Someone must be in trouble. The hammering was loud and desperate. Had something scared the person off the first time? I’d left the front porch light on, but now the visitor was at the back door.

This time I flipped on the light at the same instant as I pushed aside the curtain and peered out through the window. There was no one there. The knocking had stopped as I entered the back hall, and the knocker was gone. I’d more or less expected that.

As I saw it, there were three possibilities. The least likely was that someone I’d upset was looking for revenge, either by frightening me or by luring me out where they could do me actual harm. Unlikely, but frightening, and not beyond the realm of possibility.

The second most likely case was that someone was out there who needed my help. I’d gotten a bit of a reputation after helping to solve a couple of murders. I supposed that a person in trouble might think I could help.

But what I believed was that Brian and Justin, or a similar set of young people, were pranking me. They’d run me back and forth between the doors until I got visibly angry or frightened, and then there’d be laughter. I hated being made the butt of a joke.

I stood in the dark kitchen and thought. If it was either of the two less likely cases, calling the police made sense. But if it was a prank… I was still thinking when the knocking started up again at the front door.

I’d left the light on there. If I could get there fast and quiet enough, I might catch the miscreant. I slid out of my hard-soled slippers, and in my stocking feet ran tip-toed and silent down the length of the house.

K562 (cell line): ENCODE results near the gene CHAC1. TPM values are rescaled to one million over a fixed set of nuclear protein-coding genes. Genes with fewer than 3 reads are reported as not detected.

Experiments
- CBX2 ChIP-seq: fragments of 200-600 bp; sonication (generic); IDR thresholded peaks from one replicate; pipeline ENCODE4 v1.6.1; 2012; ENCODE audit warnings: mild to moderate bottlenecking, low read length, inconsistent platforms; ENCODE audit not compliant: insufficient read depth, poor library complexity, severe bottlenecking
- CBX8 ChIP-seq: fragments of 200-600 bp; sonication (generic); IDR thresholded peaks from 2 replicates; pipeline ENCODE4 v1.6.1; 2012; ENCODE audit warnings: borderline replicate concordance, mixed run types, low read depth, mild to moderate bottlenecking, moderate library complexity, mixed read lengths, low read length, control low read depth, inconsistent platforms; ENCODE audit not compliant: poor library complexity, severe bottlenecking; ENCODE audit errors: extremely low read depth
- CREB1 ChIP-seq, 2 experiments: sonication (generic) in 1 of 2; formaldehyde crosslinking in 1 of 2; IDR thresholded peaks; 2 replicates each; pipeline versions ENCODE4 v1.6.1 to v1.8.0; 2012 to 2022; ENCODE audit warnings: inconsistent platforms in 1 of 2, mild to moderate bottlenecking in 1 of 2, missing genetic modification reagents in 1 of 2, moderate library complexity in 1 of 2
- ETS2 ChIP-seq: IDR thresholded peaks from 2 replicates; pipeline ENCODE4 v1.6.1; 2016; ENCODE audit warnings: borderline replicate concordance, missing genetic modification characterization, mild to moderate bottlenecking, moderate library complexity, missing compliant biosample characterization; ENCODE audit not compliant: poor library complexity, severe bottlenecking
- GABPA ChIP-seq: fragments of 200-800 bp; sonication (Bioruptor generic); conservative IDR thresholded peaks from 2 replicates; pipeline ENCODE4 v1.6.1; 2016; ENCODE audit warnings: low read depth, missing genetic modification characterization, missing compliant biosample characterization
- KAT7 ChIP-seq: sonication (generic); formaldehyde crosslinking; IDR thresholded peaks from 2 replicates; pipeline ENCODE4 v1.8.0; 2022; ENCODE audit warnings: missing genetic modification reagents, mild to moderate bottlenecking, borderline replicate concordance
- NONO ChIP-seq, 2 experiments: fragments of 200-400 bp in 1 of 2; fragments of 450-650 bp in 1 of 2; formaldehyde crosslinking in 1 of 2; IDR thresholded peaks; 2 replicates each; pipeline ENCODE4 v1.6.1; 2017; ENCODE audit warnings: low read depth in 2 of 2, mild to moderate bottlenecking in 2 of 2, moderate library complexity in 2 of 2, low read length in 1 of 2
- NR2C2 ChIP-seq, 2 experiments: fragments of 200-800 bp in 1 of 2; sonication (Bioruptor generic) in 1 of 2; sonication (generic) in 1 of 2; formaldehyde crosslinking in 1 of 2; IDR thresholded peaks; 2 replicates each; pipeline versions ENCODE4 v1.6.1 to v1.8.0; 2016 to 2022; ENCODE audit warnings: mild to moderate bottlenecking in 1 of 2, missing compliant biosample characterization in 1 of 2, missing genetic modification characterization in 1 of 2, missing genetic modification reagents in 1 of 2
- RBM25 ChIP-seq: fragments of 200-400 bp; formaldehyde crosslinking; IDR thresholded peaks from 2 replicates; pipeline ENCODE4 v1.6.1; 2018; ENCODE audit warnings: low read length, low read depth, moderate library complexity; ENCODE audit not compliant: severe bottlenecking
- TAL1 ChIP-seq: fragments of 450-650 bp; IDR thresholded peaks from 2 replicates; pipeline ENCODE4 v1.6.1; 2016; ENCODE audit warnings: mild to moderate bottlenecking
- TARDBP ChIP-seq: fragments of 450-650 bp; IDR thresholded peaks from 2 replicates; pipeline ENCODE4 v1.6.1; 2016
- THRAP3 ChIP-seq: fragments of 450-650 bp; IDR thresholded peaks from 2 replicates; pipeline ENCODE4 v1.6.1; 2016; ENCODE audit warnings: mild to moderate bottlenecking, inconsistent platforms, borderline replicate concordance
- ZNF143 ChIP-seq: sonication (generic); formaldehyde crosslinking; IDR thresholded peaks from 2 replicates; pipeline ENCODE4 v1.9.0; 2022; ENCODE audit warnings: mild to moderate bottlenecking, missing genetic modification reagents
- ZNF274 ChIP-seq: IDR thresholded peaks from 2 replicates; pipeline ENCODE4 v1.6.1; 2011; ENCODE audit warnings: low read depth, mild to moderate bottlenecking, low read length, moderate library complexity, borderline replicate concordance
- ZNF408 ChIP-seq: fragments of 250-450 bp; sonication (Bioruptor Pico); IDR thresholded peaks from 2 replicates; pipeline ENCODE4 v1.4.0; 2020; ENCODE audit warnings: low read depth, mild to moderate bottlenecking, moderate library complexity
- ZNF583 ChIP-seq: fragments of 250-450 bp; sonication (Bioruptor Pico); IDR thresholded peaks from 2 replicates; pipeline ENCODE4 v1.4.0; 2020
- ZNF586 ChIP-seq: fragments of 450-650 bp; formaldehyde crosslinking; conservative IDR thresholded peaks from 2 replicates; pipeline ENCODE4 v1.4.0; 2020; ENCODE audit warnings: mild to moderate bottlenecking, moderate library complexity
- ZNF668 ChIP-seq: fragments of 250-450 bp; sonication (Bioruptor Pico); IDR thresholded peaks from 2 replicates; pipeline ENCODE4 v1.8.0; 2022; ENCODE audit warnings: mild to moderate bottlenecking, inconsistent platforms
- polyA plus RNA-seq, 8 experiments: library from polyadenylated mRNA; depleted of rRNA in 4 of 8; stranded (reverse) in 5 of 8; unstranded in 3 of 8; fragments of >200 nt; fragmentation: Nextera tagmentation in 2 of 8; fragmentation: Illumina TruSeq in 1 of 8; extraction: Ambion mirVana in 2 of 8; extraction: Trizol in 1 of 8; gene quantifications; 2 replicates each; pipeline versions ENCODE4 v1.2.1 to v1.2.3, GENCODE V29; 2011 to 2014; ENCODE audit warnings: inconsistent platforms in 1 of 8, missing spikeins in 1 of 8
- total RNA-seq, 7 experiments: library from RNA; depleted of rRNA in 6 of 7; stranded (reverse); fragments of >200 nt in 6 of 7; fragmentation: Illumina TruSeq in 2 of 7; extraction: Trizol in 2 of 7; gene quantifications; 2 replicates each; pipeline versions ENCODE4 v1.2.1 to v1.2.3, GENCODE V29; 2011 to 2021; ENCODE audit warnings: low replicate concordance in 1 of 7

It almost worked. They must have been counting seconds and judging how fast I could get there, because the knocking stopped just before I reached the door. I sprinted the last yard, plastered my eye to the peephole, and peered out.

They almost made it. I just caught a glimpse of a shadowed form disappearing around the corner of the house, the reflective stripes on their running shoes gleaming in the porch light.

I knew those shoes and that way of moving, and considered my options, grinning. I could go back to writing my story and let them hammer away until they gave up in disgust. I could call Ron and see if he could catch them and scare the devil out of them.

Or I could prank them in my own turn.

I slid out the door, closing it silently behind me. My porch offered no hiding place, being just a landing at the top of the steps, but the stairs made a deep shadow opposite the light. I crouched in that pool of darkness and waited.

The boys were back in a minute. I let them get within a few feet, then lunged to my feet, roaring like a madman.

Then I sat on the bottom step as the boys screamed and sprinted up the driveway, pursued by my cackling laughter.

###

©Rebecca M. Douglass, 2016
As always, please ask permission to use any photos or text. Link-backs appreciated!


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4 comments:

  1. I'm grinning all the way to my next story :D

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    Replies
    1. I could see this incident making its way into the next book :)

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  2. Replies
    1. And any day you can get the better of the teens is a good day :D